4.         Continuous conveyor belt drier                       Purees, liquids
5.         Belt trough drier                                              Pieces
6.         Air lift drier                                                       Pieces, granules
7.         Fluidized bed drier                                           Small pieces, granules
8.         Spray drier                                                     Liquids, purees
II.         Drum (or) Roller drier
1.         Atmospheric driers                                          Purees, liquids
2.         Vacuum driers                                                            Purees, liquids
III.        Vacuum driers
1.         Vacuum shelf                                                  Pieces, purees, liquids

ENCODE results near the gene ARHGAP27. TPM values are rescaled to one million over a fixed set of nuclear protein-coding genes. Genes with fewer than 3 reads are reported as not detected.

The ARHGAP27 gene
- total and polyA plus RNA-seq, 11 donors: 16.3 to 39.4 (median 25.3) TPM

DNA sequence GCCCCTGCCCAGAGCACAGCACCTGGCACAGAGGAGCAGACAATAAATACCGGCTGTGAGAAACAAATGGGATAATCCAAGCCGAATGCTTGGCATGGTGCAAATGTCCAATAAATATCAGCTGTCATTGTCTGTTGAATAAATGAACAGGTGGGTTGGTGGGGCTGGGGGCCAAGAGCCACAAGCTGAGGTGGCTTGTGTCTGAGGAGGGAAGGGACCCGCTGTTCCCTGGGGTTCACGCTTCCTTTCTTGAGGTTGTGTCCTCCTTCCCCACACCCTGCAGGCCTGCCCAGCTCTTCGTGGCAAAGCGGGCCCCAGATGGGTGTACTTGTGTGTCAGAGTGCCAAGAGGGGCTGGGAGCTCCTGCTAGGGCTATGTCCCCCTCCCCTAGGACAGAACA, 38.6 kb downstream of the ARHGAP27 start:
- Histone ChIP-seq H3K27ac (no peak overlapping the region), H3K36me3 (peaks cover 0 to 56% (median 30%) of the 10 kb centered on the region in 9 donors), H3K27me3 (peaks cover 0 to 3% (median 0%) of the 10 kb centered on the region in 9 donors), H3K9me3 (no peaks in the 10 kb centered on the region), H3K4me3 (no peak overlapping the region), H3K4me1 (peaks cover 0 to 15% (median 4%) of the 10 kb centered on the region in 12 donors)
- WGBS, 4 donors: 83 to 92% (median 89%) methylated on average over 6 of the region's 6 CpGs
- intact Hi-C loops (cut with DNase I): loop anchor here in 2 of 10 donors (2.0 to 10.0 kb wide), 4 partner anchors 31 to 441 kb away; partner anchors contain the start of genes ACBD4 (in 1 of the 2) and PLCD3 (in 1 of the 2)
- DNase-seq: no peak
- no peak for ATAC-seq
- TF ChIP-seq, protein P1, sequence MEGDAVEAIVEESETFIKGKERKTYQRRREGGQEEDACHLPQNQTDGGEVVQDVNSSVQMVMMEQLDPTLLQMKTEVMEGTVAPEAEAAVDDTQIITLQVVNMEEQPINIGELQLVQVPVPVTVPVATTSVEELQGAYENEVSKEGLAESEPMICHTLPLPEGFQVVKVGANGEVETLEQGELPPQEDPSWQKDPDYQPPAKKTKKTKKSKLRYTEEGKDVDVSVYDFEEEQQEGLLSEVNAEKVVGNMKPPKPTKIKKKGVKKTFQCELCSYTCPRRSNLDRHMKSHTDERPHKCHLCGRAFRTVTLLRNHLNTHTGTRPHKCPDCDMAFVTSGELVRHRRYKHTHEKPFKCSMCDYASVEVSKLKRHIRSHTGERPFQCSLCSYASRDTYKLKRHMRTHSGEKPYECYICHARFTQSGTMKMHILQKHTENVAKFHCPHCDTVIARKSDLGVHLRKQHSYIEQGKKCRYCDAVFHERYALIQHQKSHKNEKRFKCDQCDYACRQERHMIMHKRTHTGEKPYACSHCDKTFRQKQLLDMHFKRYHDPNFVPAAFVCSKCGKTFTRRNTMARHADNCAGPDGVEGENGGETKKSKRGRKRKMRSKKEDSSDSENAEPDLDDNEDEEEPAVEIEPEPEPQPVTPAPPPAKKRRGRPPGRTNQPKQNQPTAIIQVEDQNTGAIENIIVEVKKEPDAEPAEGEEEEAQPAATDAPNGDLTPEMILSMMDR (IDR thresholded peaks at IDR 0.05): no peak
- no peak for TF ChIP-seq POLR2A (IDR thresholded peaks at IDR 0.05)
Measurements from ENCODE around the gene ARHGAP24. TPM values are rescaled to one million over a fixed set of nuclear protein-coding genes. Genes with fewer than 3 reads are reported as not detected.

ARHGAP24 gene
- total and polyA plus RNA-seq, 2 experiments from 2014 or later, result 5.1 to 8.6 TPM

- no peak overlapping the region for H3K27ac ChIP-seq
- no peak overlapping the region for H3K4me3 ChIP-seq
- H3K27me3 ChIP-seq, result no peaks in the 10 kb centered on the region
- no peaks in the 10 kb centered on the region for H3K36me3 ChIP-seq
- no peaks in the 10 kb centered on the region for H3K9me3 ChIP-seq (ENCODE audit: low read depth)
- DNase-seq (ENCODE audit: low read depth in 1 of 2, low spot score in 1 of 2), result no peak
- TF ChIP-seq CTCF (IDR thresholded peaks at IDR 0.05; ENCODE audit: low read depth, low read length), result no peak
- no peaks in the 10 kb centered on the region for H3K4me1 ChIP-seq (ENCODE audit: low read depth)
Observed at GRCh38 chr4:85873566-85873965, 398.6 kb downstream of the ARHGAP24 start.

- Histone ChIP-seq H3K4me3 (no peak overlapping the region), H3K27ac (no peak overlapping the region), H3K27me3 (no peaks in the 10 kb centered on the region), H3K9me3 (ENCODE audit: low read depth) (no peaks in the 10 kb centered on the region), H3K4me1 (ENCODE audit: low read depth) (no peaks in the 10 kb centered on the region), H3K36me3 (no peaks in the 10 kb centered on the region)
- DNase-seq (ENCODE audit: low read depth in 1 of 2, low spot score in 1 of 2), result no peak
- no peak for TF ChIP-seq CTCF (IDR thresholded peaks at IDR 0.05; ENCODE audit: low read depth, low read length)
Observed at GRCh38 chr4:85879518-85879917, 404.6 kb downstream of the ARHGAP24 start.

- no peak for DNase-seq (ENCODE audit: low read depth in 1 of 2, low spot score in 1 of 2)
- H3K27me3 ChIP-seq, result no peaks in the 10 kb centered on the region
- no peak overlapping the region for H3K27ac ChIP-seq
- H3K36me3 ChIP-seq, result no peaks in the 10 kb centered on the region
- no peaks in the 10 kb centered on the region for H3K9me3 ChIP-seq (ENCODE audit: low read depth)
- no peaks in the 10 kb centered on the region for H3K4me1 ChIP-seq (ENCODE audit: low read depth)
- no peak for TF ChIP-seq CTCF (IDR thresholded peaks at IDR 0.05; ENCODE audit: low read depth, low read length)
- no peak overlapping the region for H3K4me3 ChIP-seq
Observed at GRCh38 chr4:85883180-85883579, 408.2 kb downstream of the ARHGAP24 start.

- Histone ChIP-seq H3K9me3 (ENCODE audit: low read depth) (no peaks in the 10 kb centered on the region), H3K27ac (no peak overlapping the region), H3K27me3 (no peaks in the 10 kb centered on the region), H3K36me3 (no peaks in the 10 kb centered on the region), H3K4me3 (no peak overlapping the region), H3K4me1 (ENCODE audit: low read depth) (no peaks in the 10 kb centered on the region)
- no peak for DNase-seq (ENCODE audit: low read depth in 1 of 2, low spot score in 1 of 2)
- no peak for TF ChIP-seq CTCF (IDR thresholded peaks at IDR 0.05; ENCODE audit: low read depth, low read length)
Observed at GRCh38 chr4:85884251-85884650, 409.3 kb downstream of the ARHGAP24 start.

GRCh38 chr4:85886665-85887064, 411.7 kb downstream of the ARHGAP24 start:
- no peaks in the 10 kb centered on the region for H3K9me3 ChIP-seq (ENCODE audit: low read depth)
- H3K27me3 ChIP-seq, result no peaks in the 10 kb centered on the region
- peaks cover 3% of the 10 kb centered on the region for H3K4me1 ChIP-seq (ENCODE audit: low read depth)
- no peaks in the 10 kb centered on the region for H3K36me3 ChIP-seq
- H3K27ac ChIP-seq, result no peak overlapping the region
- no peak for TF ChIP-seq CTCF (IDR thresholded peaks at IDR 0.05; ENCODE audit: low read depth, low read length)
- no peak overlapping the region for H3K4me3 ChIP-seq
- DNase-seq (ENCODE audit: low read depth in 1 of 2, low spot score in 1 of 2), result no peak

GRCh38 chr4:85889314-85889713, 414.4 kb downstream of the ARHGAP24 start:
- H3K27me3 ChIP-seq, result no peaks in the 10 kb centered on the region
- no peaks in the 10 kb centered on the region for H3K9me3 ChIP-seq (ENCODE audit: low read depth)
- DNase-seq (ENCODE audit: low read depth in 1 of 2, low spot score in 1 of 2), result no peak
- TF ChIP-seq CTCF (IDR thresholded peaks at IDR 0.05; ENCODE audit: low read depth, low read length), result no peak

2.         Vacuum belt                                                    Purees, liquids
3.         Freeze driers                                                 Pieces, liquids
Methods of drying
I. Air convection driers
            All air convection driers have some sort of insulated enclosures, a means of circulating air through the enclosure and a means of heating this air. They also will have various means of product support, special devices for dried product collection, some will have air driers to lower drying air humidity.
            Movement of air generally will be controlled by fans, blowers and baffles. Air volume and velocity will affect drying rate, but its static pressure also is important since products being dried become very light and can be blown off trays or belts.